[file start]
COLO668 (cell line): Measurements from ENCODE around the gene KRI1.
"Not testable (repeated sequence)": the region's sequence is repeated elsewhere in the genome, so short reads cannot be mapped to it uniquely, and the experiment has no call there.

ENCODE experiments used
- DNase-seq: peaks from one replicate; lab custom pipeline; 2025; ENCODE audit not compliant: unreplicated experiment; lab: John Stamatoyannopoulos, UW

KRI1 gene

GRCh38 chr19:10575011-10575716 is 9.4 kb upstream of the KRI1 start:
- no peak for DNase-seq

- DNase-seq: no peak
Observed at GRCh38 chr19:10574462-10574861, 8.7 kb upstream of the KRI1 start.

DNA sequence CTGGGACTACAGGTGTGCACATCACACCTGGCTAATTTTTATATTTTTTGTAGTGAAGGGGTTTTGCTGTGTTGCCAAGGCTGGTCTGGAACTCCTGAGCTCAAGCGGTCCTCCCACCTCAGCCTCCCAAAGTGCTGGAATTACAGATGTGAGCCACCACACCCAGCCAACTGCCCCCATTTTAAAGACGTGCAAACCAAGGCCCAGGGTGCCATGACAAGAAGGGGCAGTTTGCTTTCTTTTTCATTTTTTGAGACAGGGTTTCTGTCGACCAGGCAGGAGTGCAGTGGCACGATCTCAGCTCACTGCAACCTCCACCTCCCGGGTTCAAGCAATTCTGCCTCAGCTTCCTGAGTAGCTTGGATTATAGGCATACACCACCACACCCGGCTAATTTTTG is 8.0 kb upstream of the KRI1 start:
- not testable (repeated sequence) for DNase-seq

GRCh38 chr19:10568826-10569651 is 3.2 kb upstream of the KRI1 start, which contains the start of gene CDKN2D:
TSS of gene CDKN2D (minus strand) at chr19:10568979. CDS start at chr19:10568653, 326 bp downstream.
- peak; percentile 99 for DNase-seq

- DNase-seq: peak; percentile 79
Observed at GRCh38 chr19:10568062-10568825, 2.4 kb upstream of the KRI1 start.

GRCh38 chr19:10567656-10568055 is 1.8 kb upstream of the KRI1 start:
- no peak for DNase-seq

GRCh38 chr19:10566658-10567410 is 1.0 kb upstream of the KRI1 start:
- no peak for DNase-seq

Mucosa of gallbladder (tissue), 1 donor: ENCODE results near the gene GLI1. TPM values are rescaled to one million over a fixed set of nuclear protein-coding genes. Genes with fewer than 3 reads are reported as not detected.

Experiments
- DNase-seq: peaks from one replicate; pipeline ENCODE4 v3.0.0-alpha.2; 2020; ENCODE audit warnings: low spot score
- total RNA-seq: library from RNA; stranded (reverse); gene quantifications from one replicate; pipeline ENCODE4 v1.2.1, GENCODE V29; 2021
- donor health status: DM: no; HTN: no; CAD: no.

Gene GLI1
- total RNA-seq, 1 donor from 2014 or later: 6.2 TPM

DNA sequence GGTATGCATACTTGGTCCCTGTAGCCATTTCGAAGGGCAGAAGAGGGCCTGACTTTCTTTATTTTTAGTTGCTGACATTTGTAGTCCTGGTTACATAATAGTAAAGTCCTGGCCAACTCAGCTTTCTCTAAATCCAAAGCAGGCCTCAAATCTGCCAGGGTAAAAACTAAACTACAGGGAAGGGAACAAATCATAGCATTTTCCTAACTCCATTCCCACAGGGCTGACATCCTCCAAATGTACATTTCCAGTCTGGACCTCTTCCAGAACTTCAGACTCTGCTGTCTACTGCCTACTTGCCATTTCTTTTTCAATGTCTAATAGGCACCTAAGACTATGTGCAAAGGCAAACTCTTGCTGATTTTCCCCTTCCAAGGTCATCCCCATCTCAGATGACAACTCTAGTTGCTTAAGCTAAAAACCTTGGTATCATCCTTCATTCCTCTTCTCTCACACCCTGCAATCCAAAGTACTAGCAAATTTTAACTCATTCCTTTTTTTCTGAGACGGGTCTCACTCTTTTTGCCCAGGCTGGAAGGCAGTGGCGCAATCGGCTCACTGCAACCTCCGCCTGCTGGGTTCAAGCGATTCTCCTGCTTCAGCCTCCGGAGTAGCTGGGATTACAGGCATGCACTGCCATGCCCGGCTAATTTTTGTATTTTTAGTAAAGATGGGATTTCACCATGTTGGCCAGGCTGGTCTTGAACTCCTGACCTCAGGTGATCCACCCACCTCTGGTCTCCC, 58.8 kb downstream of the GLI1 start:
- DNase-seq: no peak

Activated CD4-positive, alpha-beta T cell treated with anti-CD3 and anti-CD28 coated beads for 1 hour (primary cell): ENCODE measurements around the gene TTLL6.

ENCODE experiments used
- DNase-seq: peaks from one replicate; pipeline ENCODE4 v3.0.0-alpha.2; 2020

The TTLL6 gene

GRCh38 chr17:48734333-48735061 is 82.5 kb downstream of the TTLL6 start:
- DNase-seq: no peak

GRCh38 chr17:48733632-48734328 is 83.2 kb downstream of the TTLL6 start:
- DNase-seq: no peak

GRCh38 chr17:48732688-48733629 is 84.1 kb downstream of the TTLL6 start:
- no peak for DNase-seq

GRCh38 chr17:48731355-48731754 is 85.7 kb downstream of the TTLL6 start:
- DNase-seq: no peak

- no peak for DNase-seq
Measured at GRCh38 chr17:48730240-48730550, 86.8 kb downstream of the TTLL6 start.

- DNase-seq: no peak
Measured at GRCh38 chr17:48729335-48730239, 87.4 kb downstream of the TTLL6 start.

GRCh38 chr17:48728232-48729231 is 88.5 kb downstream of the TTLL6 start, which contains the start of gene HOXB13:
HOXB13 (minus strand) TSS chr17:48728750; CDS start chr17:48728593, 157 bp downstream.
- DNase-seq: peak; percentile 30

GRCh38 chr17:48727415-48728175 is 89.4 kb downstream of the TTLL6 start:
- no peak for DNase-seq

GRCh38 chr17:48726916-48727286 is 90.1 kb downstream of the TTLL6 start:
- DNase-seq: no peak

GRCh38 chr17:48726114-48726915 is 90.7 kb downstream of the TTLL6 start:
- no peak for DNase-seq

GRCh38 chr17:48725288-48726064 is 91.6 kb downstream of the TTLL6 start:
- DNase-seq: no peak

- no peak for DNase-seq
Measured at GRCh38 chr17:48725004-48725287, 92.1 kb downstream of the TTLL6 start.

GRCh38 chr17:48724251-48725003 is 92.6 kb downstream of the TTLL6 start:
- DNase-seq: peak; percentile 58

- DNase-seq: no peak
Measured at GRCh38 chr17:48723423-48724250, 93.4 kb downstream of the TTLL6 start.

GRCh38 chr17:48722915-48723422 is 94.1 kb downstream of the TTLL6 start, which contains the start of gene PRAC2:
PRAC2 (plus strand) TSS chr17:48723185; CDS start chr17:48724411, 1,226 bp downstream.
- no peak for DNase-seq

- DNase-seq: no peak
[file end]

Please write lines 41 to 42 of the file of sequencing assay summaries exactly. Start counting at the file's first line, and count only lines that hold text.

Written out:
- DNase-seq: no peak

- no peak for DNase-seq